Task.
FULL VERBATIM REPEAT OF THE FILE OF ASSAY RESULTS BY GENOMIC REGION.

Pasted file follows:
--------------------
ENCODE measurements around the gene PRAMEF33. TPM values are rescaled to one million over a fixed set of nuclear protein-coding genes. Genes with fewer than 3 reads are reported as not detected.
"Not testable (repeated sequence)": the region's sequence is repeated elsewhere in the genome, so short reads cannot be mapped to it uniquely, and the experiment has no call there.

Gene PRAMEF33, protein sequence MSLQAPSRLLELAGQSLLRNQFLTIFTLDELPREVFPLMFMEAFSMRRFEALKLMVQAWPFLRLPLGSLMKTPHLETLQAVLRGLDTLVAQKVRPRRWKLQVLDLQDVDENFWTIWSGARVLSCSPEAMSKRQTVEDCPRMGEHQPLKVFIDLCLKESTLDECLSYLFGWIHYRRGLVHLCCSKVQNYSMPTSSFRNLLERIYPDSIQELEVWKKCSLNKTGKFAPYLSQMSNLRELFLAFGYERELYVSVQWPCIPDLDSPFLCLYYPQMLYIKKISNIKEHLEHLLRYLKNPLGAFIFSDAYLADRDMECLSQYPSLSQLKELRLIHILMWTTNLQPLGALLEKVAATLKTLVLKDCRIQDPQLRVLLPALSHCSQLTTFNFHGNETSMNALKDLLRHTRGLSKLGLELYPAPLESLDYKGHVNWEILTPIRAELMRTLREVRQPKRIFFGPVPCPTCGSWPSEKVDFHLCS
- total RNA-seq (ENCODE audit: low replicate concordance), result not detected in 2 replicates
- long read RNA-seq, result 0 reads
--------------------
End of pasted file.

ENCODE measurements around the gene PRAMEF33. TPM values are rescaled to one million over a fixed set of nuclear protein-coding genes. Genes with fewer than 3 reads are reported as not detected.
"Not testable (repeated sequence)": the region's sequence is repeated elsewhere in the genome, so short reads cannot be mapped to it uniquely, and the experiment has no call there.

Gene PRAMEF33, protein sequence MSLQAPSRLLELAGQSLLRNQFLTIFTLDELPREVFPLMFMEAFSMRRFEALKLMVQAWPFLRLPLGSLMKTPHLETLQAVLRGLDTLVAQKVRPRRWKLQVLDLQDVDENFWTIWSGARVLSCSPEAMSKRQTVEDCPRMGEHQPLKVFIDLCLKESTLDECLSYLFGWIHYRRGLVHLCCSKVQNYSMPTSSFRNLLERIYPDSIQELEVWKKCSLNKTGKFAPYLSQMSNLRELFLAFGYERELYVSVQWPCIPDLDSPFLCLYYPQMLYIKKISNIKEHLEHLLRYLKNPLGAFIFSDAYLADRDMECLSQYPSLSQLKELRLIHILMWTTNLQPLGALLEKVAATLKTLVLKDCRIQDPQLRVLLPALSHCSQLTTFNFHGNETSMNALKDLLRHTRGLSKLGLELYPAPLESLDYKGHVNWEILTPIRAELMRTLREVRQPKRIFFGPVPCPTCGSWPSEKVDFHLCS
- total RNA-seq (ENCODE audit: low replicate concordance), result not detected in 2 replicates
- long read RNA-seq, result 0 reads